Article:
Wall-Mount over Fireplace LED TV Question, want to future-proof for 4K - AVS Forum
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post #1 of 4 Old 12-29-2013, 02:22 PM - Thread Starter
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I am planning to wall mount an LG 50LN5100 TV above my fireplace (where the picture currently is).  I only plan to connect an XBox and Roku to it which are located in the cabinet to the lower right.  So I want to run cables (HDMI and power) through the wall to the TV.  Ideally, I'd like to put in conduit so that I can run better A/V cables when they become available in the future and not have to worry about what cables are run now.  However, I think that would require ripping up the wall and would be too expensive.  So if I would like to support a 4K TV someday at greater than 30 Hz...do I need to wait until the HDMI 2.0 standard cables are available?  What cables should I run?  Any idea how much this would cost to have a professional install the cables?  I want them to be completely concealed in the wall.

 

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post #2 of 4 Old 12-29-2013, 03:40 PM
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There are not going to be any new cable standards. (Except in the minds of snake-oil marketers.) Certified "High Speed" cables are supposed to work fine with the higher bitrates used by the HDMI v2.0 standard. The official specs for them require that they pass a higher bandwidth than is currently used. I suspect that non-standard cables with built-in electronics (like Monoprice Redmere) are less likely to work with HDMI v2.0 than passive cables.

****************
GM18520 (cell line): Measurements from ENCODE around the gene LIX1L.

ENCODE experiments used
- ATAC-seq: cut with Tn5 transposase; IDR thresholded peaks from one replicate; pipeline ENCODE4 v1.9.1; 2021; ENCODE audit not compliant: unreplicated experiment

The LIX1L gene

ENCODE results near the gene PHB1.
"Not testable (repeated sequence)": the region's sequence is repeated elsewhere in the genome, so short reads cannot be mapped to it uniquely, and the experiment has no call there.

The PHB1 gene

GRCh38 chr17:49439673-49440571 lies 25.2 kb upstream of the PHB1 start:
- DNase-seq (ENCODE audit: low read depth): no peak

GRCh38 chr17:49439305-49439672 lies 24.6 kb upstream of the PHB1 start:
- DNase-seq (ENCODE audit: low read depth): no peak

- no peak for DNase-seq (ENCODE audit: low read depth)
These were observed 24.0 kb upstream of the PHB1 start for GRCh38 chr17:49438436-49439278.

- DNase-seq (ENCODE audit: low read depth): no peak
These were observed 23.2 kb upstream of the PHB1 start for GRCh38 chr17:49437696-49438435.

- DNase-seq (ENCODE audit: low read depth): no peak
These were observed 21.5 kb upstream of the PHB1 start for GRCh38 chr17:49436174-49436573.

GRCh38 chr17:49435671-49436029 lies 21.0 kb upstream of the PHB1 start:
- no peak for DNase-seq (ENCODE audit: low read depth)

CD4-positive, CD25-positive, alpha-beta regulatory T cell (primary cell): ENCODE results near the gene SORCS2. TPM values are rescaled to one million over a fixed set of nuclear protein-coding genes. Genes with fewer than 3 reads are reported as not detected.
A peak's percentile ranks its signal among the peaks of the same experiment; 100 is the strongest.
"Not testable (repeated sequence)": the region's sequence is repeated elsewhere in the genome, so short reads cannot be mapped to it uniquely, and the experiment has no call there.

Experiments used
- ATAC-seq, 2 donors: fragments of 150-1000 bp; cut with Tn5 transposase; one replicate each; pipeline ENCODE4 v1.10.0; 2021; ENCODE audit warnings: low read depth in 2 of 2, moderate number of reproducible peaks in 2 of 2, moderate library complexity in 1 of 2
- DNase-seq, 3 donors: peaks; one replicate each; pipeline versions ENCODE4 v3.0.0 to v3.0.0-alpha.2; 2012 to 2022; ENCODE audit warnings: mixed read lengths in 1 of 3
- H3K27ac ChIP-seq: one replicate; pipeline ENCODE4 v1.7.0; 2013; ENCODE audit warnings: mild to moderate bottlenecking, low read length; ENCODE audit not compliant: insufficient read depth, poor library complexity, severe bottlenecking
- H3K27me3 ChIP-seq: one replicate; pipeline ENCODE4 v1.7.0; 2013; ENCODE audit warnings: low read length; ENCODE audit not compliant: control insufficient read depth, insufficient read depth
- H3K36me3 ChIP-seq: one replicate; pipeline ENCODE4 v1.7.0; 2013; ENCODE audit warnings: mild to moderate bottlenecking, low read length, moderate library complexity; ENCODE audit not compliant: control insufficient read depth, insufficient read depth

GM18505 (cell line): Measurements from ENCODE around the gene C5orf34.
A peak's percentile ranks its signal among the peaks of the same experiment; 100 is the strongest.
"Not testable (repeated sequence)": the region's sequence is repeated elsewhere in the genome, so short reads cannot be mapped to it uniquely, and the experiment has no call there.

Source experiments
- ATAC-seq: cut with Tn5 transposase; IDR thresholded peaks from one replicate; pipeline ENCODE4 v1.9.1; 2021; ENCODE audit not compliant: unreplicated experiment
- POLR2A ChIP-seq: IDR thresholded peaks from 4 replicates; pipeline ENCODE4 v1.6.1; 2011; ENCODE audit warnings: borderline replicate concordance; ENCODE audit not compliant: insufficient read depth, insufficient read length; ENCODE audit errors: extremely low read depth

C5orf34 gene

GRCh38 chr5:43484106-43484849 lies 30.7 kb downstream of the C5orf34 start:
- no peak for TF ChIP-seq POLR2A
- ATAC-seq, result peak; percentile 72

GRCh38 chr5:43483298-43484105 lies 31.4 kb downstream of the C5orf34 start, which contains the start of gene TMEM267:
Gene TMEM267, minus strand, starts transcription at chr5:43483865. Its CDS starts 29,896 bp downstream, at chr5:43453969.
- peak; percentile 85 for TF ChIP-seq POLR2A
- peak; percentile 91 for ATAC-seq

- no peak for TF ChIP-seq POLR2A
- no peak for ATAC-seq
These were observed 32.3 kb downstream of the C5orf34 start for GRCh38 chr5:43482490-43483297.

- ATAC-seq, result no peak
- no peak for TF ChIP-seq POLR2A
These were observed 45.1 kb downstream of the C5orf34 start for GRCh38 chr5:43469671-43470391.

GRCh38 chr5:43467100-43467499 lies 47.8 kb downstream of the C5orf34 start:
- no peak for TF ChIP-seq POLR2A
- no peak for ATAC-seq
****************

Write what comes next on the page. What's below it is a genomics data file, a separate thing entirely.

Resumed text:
Don't forget to run Cat6 networking cables, too, so you can use the "smart" streaming features of the new TV (and its firmware updates).

Sorry, someone else will have to comment on the labor costs.

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post #3 of 4 Old 12-29-2013, 04:07 PM - Thread Starter
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Thanks for the response.  I'll make sure to use good quality high speed cables.  The TV that I'm planning to install is a dumb TV and I don't think it has Ethernet, but I'll check.  I suspect that eventually all TVs will be wireless, at least for Internet.  I'm surprised that has not happened yet.

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post #4 of 4 Old 12-29-2013, 04:30 PM
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The only way you can "future-proof" any installation is to run conduit. Period. HDMI 2.0 specs were officially released in Sept. 2013 and you will start to see HDMI 2.0 hardware in some of the higher end model tv's this coming year. Some mfrs already have firmware updates but that just increases the clock speed (so far). There's even talk of HDMI 3.0. I would seriously consider installing conduit which has a wide enough diameter to accommodate the connector ends of HDMI cable should you choose to install that. A solid core CAT-6 cable or two (along with a pull string for another cable) and a Redmere HDMI cable (if your run is longer than 25') should "future proof" your installation.

Any certified high speed hdmi cable from a reputable mfr (like Monoprice, Blue Jeans, Media Bridge, etc) will work for lengths up to 25' (the certified length for passive hdmi cables). Longer runs may require the use of Redmere cables. Don't fall for the overpriced "high quality" cables that places like BB will try to sell you. Part of the HDMI spec is ethernet but there aren't any consumer devices that take advantage of that so you will either connect your tv via WiFi or ethernet to take advantage of any Smart features.

Any new tv that is "Smart" will have WiFi connectivity and more than likely an ethernet connection as well.
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